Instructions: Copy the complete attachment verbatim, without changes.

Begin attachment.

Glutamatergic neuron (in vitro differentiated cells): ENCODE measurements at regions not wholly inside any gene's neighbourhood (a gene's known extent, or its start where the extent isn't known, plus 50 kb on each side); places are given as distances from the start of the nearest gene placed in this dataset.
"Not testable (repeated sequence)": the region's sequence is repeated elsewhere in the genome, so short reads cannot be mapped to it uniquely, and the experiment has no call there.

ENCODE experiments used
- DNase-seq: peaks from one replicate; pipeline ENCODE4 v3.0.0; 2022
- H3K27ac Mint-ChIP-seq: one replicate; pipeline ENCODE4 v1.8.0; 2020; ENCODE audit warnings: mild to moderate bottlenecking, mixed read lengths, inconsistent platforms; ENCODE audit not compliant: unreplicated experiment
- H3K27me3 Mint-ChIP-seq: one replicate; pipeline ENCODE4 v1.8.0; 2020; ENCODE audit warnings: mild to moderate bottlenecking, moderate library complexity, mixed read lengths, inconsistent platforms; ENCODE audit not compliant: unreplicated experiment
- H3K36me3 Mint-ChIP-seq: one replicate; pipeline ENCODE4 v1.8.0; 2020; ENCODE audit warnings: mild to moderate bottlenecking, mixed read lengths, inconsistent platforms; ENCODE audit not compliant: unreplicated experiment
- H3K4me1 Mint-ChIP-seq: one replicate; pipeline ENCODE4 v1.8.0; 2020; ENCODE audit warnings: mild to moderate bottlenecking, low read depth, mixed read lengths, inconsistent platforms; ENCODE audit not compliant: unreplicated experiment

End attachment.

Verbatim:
Glutamatergic neuron (in vitro differentiated cells): ENCODE measurements at regions not wholly inside any gene's neighbourhood (a gene's known extent, or its start where the extent isn't known, plus 50 kb on each side); places are given as distances from the start of the nearest gene placed in this dataset.
"Not testable (repeated sequence)": the region's sequence is repeated elsewhere in the genome, so short reads cannot be mapped to it uniquely, and the experiment has no call there.

ENCODE experiments used
- DNase-seq: peaks from one replicate; pipeline ENCODE4 v3.0.0; 2022
- H3K27ac Mint-ChIP-seq: one replicate; pipeline ENCODE4 v1.8.0; 2020; ENCODE audit warnings: mild to moderate bottlenecking, mixed read lengths, inconsistent platforms; ENCODE audit not compliant: unreplicated experiment
- H3K27me3 Mint-ChIP-seq: one replicate; pipeline ENCODE4 v1.8.0; 2020; ENCODE audit warnings: mild to moderate bottlenecking, moderate library complexity, mixed read lengths, inconsistent platforms; ENCODE audit not compliant: unreplicated experiment
- H3K36me3 Mint-ChIP-seq: one replicate; pipeline ENCODE4 v1.8.0; 2020; ENCODE audit warnings: mild to moderate bottlenecking, mixed read lengths, inconsistent platforms; ENCODE audit not compliant: unreplicated experiment
- H3K4me1 Mint-ChIP-seq: one replicate; pipeline ENCODE4 v1.8.0; 2020; ENCODE audit warnings: mild to moderate bottlenecking, low read depth, mixed read lengths, inconsistent platforms; ENCODE audit not compliant: unreplicated experiment